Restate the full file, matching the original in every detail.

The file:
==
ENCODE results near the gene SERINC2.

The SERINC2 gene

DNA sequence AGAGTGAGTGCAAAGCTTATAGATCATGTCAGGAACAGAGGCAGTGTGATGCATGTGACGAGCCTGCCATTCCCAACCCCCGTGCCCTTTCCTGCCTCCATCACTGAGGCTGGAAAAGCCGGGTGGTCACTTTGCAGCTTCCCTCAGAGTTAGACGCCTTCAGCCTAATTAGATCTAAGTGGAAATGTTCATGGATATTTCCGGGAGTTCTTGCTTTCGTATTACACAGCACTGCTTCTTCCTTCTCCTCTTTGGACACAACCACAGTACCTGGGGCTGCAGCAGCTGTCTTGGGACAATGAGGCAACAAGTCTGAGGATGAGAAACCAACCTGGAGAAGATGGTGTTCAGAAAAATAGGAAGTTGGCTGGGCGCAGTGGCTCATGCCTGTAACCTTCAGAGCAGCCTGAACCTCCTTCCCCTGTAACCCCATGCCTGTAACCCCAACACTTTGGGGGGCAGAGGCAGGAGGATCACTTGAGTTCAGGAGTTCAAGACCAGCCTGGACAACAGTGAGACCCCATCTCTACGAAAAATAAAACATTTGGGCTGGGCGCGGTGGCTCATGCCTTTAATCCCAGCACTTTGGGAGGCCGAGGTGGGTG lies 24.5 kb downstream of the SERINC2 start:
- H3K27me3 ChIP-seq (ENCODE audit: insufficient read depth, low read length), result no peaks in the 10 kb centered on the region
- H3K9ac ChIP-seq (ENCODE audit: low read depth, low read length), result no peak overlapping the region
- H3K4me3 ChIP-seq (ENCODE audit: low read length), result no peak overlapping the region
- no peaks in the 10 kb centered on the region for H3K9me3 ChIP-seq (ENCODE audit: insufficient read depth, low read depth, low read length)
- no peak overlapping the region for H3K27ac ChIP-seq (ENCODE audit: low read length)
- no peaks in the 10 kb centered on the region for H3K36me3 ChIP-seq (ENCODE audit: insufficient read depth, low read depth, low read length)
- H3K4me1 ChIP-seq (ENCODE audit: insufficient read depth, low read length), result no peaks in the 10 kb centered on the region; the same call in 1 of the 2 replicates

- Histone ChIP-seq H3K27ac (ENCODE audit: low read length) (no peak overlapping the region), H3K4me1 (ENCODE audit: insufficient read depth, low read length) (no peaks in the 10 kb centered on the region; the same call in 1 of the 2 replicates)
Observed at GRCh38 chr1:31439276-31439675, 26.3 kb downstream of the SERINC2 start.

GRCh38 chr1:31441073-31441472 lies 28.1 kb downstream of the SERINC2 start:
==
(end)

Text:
ENCODE results near the gene SERINC2.

The SERINC2 gene

DNA sequence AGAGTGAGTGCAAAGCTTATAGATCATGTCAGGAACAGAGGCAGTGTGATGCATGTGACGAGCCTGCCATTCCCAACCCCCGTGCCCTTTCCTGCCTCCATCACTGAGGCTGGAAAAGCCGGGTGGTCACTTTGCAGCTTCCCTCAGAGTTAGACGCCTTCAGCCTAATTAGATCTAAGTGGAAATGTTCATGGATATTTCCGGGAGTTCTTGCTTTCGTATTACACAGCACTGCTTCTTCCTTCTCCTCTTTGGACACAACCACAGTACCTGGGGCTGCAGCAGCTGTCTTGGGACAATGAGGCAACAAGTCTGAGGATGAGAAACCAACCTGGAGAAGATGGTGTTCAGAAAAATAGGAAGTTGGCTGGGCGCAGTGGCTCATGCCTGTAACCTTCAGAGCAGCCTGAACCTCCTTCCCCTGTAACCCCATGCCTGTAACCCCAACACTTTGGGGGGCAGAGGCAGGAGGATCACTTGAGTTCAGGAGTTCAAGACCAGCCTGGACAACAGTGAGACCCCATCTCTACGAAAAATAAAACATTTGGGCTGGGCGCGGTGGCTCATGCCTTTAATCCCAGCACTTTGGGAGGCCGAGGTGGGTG lies 24.5 kb downstream of the SERINC2 start:
- H3K27me3 ChIP-seq (ENCODE audit: insufficient read depth, low read length), result no peaks in the 10 kb centered on the region
- H3K9ac ChIP-seq (ENCODE audit: low read depth, low read length), result no peak overlapping the region
- H3K4me3 ChIP-seq (ENCODE audit: low read length), result no peak overlapping the region
- no peaks in the 10 kb centered on the region for H3K9me3 ChIP-seq (ENCODE audit: insufficient read depth, low read depth, low read length)
- no peak overlapping the region for H3K27ac ChIP-seq (ENCODE audit: low read length)
- no peaks in the 10 kb centered on the region for H3K36me3 ChIP-seq (ENCODE audit: insufficient read depth, low read depth, low read length)
- H3K4me1 ChIP-seq (ENCODE audit: insufficient read depth, low read length), result no peaks in the 10 kb centered on the region; the same call in 1 of the 2 replicates

- Histone ChIP-seq H3K27ac (ENCODE audit: low read length) (no peak overlapping the region), H3K4me1 (ENCODE audit: insufficient read depth, low read length) (no peaks in the 10 kb centered on the region; the same call in 1 of the 2 replicates)
Observed at GRCh38 chr1:31439276-31439675, 26.3 kb downstream of the SERINC2 start.

GRCh38 chr1:31441073-31441472 lies 28.1 kb downstream of the SERINC2 start: